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Why L2 Topology in Quantum Physics

Chris Culellar, University of Texas at El Paso Evan Longpre, University of Texas at El PasoFollow Vladik Kreinovich, University of Texas at El PasoFollow

11-2010

Technical Report: UTEP-CS-10-53

To appear in Journal of Uncertain Systems, 2012, Vol. 6, No. 2.

It is known that in quantum mechanics, the set S of all possible states coincides with the set of all the complex-valued functions f(x) for which the integral of |f(x)|^{2} is 1. From the mathematical viewpoint, this set is a unit sphere in the space L^{2} of all the functions for which this integralis finite. Because of this mathematical fact, usually the set S is considered with the topology induced by L^{2}, i.e., topology in which the basis of open neighborhood of a state f is formed by the open balls. This topology seem to work fine, but since this is a purely mathematical definition, a natural question appears: does this topology have a physical meaning? In this paper, we show that a natural physical definition of closeness indeed leads to the usual L^{2}-topology.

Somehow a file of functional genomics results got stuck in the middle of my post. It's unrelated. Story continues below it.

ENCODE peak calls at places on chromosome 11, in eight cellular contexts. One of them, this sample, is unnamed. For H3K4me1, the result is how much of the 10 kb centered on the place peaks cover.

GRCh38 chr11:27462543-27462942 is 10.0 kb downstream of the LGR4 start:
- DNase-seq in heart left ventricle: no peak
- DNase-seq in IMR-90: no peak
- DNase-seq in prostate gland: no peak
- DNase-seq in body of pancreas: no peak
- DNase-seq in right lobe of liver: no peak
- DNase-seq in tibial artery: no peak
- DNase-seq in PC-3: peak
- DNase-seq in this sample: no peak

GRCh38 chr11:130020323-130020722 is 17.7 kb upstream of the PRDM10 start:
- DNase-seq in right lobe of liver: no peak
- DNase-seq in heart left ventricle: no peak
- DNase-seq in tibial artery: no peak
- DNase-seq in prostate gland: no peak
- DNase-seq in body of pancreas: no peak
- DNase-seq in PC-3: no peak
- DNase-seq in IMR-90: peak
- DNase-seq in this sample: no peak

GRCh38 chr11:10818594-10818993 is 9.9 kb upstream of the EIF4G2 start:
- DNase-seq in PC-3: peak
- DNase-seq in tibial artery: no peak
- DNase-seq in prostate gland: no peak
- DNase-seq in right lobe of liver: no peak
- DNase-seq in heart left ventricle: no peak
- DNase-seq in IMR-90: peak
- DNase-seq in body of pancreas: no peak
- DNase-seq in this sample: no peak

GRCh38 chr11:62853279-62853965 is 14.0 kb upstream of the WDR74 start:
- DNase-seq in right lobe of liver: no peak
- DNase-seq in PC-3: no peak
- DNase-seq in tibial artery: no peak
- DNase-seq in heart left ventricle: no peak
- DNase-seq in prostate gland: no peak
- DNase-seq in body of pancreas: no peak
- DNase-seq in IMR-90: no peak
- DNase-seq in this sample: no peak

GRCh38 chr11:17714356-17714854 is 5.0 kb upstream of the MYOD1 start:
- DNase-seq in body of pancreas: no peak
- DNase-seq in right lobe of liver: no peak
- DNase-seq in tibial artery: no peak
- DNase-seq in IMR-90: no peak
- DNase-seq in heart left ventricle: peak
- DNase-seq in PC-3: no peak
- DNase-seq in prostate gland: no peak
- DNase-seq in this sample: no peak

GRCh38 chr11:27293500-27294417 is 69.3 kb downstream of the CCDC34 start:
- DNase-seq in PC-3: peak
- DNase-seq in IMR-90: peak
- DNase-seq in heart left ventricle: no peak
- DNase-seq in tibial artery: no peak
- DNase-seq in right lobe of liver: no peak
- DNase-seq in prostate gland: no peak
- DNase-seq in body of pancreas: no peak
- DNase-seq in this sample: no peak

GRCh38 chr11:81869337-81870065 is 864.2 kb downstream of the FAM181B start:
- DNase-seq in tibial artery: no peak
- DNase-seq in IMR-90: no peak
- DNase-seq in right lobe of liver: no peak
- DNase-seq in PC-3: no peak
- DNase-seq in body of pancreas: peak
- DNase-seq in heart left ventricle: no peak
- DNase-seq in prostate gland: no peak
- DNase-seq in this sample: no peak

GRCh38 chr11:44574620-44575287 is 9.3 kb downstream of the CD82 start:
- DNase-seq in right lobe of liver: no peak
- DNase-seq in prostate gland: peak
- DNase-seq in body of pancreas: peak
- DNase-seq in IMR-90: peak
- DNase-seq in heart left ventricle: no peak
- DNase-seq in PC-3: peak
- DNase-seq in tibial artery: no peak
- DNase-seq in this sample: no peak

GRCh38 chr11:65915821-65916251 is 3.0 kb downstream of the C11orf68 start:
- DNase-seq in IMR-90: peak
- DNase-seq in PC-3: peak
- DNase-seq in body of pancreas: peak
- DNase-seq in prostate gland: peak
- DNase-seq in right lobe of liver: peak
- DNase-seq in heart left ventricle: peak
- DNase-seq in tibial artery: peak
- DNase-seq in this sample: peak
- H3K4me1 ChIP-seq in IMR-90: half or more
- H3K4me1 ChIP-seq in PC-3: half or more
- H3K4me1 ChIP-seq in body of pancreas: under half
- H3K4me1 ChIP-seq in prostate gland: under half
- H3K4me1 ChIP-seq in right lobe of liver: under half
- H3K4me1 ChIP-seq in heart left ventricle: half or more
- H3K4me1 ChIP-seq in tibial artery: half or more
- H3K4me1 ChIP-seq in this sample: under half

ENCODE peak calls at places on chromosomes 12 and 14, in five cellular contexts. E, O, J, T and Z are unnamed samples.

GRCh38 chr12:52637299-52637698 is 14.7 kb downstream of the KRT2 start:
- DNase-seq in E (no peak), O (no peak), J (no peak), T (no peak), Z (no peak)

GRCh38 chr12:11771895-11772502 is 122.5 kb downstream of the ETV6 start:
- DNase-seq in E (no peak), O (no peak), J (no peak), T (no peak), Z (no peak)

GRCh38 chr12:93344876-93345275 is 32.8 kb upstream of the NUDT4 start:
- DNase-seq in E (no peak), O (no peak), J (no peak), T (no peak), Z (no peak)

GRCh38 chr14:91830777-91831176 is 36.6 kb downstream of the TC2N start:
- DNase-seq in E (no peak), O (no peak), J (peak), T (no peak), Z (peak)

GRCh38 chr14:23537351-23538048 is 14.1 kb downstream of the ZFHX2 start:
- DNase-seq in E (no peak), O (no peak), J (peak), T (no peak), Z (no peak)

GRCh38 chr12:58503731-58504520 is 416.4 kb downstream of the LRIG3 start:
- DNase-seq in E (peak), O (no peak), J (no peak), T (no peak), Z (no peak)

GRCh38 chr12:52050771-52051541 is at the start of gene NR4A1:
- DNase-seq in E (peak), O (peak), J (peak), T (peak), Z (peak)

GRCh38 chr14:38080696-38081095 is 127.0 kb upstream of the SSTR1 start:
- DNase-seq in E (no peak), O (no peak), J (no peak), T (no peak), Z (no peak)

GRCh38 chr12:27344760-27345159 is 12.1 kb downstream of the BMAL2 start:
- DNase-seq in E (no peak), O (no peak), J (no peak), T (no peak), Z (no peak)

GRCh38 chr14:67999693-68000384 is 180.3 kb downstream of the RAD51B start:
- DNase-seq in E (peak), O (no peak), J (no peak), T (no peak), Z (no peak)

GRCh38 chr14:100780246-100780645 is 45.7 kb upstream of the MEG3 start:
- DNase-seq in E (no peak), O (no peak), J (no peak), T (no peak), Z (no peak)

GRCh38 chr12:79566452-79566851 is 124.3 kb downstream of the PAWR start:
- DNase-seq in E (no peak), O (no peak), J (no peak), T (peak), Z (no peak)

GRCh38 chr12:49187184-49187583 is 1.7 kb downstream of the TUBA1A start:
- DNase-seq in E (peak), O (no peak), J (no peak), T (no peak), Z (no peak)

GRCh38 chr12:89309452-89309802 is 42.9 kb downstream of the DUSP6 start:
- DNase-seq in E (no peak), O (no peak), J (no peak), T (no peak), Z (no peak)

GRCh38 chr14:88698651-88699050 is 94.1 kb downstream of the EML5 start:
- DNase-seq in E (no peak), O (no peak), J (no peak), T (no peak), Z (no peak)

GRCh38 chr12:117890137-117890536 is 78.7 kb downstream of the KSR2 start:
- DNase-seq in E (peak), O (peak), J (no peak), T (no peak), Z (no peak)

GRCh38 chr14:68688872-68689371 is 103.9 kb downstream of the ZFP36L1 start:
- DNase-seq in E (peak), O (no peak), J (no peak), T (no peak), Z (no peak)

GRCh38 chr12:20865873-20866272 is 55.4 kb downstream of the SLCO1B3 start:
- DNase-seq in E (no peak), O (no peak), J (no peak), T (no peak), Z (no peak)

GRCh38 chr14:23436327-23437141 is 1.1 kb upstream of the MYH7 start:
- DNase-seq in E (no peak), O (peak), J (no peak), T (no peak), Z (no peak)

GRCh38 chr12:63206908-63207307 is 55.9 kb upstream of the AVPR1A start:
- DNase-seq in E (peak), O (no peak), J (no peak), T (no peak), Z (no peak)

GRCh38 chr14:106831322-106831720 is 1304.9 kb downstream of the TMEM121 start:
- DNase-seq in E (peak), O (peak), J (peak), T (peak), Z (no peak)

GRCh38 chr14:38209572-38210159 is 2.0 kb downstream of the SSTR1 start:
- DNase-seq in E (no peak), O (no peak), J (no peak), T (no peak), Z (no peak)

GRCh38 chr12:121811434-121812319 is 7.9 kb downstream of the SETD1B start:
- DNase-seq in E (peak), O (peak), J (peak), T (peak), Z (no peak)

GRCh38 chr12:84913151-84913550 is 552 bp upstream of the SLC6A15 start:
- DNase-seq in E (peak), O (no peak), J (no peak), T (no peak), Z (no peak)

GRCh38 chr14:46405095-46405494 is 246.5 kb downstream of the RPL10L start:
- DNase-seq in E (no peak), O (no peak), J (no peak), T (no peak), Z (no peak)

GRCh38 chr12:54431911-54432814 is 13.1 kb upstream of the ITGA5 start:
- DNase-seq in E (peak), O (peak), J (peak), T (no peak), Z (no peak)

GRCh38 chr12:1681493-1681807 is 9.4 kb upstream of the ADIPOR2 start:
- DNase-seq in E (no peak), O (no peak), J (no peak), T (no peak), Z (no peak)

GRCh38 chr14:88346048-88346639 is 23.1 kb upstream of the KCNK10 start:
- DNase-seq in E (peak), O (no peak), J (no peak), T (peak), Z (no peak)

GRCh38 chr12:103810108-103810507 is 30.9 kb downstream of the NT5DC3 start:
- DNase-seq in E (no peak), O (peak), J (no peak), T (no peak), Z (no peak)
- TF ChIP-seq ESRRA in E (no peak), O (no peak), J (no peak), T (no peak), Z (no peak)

Since April 03, 2012

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Technical Report: UTEP-CS-10-53

To appear in

Journal of Uncertain Systems, 2012, Vol. 6, No. 2.